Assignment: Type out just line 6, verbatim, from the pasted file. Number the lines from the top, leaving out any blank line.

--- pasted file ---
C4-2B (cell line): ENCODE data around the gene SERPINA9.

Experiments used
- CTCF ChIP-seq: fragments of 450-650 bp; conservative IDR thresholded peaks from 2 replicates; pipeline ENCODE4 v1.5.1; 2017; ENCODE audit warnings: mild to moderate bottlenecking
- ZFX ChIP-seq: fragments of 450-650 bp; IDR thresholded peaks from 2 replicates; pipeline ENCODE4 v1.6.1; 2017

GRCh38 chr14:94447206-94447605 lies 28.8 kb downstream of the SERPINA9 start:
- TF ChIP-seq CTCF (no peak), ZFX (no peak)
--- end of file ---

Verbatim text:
- TF ChIP-seq CTCF (no peak), ZFX (no peak)